Car sickness, an affliction marked chiefly by an animal’s inability to ride in an automobile for any length of time without becoming physically ill, psychologically disoriented, or both, affects a high percentage — perhaps as many as half — of all household cats in the U.S. In some cases, the disorder and its alarming manifestations may be caused by a fleeting disturbance of a cat’s vestibular system — the complex array of nerves and other components, centered in an animal’s inner ear and lower brain, that governs his sense of balance and coordinates the movement of his head and eyes.
Signs of Car Sickness in Cats
Usually, however, the unpleasant signs of car sickness are brought on by psychological problems. The animal finds himself in the strange, dark, confined environment within a moving vehicle. He soon becomes upset, if not terrified of these alien surroundings. And he responds by, among other things, becoming nauseated and losing control of his bodily functions — vomiting, urinating, or defecating in his carrier.
According to Nicole Cottam, MS, ACAAB, Behavior Service Coordinator at Tufts University School of Veterinary Medicine, other signs of car sickness include excessive drooling, persistent crying and whimpering, and caterwauling (loud, tormented hypervocalization). “Some cats may become very active inside their carriers,” she says, “while others may freeze. They’ll remain absolutely still or they’ll just lie there shaking.”
Fear of the Cat Carrier
The problem can start in the home, notes Ms. Cottam, when the owner, preparing for a car trip, puts the cat into the carrier. “The cat may associate the carrier with a trip to the veterinarian,” she says, “whether or not that is the actual destination. Before you even get the carrier into the car, you might see some clear body language. The cat’s pupils may dilate, the hair on his tail might stand up, and he might start hissing and scratching at the owner. These signs are the result of pure fear. The cat has learned from experience that he’s being moved around without knowing why. He has no control over the situation, and he has nowhere to run and hide. And when he gets to the vet’s office, he’s poked and prodded and given injections.
“So, to him, just the sight of the cat carrier makes him think, ‘Oh-oh — I know what’s coming next!’ Finally, you get the cat into the carrier, put it into the car, and drive away. And when you reach your destination — whether or not it’s the veterinary clinic — you open the carrier and there’s vomit and diarrhea inside. And the cat may be lying there, immobile or shaking with fear.”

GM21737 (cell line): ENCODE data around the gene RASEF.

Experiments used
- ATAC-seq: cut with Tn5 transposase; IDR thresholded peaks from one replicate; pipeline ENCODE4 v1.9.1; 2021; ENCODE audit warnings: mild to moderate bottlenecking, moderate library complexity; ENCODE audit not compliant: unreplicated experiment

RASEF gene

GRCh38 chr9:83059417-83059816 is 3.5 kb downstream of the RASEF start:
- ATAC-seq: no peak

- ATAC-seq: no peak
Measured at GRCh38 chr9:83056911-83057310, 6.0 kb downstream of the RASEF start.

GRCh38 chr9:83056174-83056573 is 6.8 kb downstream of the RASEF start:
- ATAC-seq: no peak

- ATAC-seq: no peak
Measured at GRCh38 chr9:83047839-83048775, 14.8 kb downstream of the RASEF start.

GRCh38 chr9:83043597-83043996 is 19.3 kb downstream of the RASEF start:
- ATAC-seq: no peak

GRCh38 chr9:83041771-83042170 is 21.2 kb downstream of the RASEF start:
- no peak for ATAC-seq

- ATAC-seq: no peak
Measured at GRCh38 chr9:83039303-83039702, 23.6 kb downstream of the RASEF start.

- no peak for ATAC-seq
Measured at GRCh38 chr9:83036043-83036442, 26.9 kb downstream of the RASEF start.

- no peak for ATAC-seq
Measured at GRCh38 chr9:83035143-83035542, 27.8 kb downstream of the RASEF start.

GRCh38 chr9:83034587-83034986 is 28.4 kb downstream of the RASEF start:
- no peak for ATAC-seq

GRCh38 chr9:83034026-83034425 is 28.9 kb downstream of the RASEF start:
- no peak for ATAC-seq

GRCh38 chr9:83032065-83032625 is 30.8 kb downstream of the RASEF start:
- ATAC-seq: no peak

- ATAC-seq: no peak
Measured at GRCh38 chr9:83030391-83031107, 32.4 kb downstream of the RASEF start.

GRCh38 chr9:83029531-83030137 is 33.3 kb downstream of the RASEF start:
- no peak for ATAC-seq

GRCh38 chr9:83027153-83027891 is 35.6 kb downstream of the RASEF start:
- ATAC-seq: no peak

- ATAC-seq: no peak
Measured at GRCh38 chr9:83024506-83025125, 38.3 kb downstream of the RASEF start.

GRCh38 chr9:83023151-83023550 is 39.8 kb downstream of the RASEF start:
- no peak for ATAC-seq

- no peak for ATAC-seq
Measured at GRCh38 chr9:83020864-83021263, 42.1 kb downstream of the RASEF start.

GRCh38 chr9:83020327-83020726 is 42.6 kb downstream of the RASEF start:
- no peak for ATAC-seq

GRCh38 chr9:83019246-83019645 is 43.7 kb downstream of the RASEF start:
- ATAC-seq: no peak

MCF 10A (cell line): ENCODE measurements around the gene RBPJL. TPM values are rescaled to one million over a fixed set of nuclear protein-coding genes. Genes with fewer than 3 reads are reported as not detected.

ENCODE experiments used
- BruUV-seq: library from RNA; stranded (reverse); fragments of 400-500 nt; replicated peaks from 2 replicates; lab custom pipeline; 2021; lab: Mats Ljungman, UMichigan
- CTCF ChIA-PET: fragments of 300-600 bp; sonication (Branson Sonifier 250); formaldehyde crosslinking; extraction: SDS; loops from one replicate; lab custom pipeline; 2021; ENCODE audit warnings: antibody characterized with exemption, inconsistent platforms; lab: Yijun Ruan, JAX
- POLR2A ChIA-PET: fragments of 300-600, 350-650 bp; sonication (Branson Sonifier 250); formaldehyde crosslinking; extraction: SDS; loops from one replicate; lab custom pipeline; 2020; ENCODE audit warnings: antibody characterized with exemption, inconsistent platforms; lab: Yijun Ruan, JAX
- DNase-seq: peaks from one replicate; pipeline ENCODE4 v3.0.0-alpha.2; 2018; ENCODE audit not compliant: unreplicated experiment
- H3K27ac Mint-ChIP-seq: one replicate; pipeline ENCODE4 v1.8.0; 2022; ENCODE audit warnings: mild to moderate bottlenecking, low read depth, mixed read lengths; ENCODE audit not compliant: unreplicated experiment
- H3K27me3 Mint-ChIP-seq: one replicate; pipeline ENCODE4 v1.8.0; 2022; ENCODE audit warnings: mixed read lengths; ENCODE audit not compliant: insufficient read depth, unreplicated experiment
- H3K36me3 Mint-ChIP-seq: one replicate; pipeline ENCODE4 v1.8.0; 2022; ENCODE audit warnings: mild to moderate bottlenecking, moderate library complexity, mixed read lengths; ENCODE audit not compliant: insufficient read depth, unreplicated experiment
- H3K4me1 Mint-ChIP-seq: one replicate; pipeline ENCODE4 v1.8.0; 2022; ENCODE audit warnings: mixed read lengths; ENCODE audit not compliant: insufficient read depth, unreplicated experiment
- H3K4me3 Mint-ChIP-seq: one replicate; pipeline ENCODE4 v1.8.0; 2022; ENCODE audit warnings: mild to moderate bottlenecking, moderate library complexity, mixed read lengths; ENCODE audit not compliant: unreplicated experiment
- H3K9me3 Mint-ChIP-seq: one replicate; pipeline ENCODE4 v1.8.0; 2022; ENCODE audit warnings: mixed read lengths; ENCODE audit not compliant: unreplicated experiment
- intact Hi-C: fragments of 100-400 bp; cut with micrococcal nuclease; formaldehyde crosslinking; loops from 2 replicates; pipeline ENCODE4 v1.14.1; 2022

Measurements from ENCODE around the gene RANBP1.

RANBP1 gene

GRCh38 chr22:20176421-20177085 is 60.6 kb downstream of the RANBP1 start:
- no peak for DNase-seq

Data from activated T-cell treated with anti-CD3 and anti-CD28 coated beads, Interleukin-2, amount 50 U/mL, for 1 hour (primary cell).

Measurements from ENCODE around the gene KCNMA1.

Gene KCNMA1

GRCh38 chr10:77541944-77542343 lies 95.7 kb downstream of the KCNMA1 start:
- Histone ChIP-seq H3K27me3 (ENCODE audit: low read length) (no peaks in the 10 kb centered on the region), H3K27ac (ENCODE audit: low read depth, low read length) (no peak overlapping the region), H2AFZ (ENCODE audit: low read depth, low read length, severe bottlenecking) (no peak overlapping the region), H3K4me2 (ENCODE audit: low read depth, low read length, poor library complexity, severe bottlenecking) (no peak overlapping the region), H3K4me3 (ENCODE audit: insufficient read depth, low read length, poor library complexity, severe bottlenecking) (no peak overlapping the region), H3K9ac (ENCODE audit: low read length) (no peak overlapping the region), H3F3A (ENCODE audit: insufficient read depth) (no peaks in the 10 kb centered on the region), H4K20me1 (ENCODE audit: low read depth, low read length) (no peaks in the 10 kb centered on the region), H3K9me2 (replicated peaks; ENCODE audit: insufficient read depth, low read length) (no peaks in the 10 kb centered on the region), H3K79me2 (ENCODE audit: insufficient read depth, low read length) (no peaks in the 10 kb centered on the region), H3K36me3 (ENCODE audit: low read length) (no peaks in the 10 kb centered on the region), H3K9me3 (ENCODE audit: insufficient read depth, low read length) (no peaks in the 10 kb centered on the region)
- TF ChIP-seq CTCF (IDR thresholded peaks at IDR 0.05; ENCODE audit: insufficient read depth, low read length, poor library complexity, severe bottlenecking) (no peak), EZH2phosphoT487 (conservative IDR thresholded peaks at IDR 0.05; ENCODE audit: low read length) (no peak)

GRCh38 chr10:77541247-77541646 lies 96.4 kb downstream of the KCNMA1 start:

How to Help A Car-Sick Cat
To prevent car sickness — or at least reduce the chances of its occurrence — a cat’s owner should commit to a carefully orchestrated series of behavioral training measures. This training program should begin when the cat is no older than eight or 10 weeks of age.
First, Ms. Cottam advises, the cat should become acquainted with his carrier inside the home; he should learn that being confined within the carrier poses no threat—that, indeed, it can be a pleasant experience. “Place the carrier, with the door open, on the floor of your living room,” she suggests. “Put some treats in there, and the cat will soon start wandering in and out. If you put a blanket inside, he may even start using the carrier as a pleasant resting place. When the cat eventually seems to be comfortable, start closing the door periodically and then opening it again after a few minutes. As long as you keep giving the cat treats, he’ll soon get used to the idea that he may be confined inside for short periods of time.”
The next step, she says, is to get the cat, enclosed in his carrier, accustomed to being inside the car. Place the carrier gently onto the back seat, secure it with a seat belt or strap, get behind the steering wheel, and just sit there for a few minutes without the motor running. Again, make sure that the cat has plenty of treats inside the carrier and one of his favorite toys — a treat ball, for example — to occupy his attention.
After a week or so of this routine, the cat is likely to be comfortable with being in his carrier and inside the car — and it’s time to turn on the engine and start taking him for short rides once a day, maybe just around the block, and returning home. Soon, says Ms. Cottam, the cat will probably get used to traveling in the back seat of your moving car, even if the ride is a bit bumpy or if the journey ends at the veterinary clinic.
Drugs Can Be Helpful for Car-Sick Cats
While recommending this process, Ms. Cottam notes that some cats will never be relieved of their motion sickness without some form of medicinal treatment. In some cases, for example, a veterinarian may prescribe an antihistamine such as Dramamine or Benadryl to relieve nausea.
“Another option,” she says, “is an anti-anxiety drug called Buspar, which may relieve nausea as well as anxiety.” This drug also requires a prescription from a veterinarian. Although a variety of over-the-counter holistic drugs that claim to relieve anxiety are available, Ms. Cottam says: “We haven’t had a lot of success with them.” She does suggest, however, that feeding a cat a “tiny bit” of ginger — or a ginger snap — prior to setting out on a motor trip may help to prevent or relieve motion sickness.
In all cases, she stresses, no medication should be used without the approval of a veterinarian.
“But in most cases,” she advises, “the key to preventing car sickness is getting your cat used to car travel when he’s a kitten.”